Thankfully, this is all tied to an updated and much stiffer chassis than the 2019 Outback had. The benefit is more isolation from road vibration and harshness and better stability on and off-road. We felt it on the highway, especially where the Outback gave a very smooth ride. Subaru‘s steering is a bit too isolated for us, though. It’s the mildly disappointing part of what’s an otherwise excellent road car.
With the 2.5-liter, you can tow up to 2,700 pounds. If you get one of the XTs or Touring, then you have a 350-lb tongue weight and 3,500-lb towing capacity for pulling your toys on and off-road with the 2.4-liter turbo boxer engine.
Your fuel economy depends on the engine. With the 2.5-liter, you can get up to 33 mpg on the highway, which is excellent for a station wagon that’s bigger inside than many small SUVs. But put that 2.4-liter turbo in, and your foot will want to be in the accelerator. Instead of the EPA estimated 23 mpg city and 30 mpg highway, expect to get considerably lower numbers in your driving. Trust us.
Subaru, we love what you’ve done with the place. Regardless of what we say about the outside curb appeal, the inside looks excellent. The biggest draw is that lovely 11-inch Ram pickup-sized touchscreen sitting in the middle of the very well-designed dash. The touchscreen’s clarity and color are stunning, and there’s no glare from the mid-day sun. Unfortunately, Subaru has hobbled it with a confusing user interface that is a few menus too deep. On the positive side, Subaru successfully uses two processors to handle the speed needed for good response time, but they could spend a little more time making it easier to use.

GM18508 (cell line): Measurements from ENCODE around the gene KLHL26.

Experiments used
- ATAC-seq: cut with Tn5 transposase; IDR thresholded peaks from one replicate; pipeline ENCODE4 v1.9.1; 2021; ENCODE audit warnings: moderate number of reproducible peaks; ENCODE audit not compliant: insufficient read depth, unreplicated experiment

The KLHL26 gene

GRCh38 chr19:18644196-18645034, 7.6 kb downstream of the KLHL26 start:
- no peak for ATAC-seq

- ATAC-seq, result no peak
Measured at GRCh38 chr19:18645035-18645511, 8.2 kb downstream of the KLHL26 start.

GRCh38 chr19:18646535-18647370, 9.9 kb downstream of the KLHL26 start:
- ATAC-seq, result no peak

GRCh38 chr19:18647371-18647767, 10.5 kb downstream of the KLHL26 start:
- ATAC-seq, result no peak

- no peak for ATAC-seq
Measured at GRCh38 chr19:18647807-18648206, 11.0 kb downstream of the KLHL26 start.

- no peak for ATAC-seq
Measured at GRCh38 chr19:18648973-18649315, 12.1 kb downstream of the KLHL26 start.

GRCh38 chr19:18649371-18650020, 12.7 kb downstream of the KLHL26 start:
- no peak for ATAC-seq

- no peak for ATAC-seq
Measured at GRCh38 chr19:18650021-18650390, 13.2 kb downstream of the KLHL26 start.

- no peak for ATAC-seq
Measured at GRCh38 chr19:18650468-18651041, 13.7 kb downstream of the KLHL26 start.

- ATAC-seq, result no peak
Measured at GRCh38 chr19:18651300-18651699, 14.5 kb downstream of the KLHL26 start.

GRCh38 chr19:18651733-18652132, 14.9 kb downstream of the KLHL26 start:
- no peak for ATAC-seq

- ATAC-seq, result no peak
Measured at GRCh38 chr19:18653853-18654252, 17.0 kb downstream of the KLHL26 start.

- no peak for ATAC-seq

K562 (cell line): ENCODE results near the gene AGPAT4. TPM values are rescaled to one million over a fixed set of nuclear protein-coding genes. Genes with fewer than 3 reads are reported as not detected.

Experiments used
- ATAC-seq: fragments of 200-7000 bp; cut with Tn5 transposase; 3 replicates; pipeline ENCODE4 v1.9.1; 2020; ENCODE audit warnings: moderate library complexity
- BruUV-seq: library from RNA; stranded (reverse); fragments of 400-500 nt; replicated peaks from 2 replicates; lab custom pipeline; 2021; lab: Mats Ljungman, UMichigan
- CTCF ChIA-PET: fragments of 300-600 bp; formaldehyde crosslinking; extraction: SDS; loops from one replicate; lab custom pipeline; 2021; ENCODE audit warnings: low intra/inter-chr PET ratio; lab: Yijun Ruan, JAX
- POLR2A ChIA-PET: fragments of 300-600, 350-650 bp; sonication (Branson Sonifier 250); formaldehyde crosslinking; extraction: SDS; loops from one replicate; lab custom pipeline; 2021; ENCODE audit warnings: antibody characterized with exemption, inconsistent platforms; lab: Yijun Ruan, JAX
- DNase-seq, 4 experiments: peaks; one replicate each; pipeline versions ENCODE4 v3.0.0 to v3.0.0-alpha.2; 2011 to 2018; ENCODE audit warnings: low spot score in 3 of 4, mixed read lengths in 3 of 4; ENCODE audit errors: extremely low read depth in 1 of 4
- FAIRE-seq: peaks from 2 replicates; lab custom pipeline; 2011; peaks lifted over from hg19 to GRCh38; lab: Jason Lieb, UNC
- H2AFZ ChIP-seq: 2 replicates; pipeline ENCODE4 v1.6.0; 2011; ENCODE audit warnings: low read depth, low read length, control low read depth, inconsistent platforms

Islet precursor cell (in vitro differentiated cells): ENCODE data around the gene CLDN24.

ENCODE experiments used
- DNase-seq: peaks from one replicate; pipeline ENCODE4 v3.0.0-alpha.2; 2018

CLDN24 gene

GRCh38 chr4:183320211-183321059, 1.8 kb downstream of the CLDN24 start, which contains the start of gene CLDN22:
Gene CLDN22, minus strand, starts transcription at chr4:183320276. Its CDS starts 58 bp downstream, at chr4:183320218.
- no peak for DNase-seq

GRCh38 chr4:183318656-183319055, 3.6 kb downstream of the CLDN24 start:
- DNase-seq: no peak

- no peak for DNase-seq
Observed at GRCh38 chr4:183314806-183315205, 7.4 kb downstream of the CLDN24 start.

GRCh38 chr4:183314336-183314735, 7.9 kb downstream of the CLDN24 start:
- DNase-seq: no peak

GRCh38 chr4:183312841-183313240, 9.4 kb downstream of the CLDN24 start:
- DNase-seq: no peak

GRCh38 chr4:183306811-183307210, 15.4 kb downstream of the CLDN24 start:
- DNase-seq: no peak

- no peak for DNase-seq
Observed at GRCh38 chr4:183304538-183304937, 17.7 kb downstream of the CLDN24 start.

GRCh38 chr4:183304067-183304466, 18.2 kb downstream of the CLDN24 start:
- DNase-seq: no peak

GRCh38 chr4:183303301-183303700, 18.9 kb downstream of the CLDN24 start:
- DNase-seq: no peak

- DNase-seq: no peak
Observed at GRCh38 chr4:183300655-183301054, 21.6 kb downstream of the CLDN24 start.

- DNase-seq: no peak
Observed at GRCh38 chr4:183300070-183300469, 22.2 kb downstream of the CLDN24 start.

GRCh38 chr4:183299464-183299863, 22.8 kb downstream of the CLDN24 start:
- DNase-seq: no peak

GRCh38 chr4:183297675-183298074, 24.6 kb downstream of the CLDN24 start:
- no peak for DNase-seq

The seats are very similar to previous models, holding us well while being comfortably supportive. What impresses us most is the increased legroom in the back seat. It’s now a comfortable place to be for an adult. Nappa leather was in our test car. Subaru’s imitation leather-covered everything else, which honestly looks and feels excellent.
You’ll have more than enough storage and cup spaces. And since Subaru knows its customer, the cup holders fit almost any size Hydro Flask. With the new chassis, Subaru gave the rear cargo area extra space too. There are still 32.5 cubic feet in the rear compartment with every seat taken, which is more than many of today’s compact SUVs. This adds up to the Outback being as comfortable as today’s compact SUV when loaded up for travel.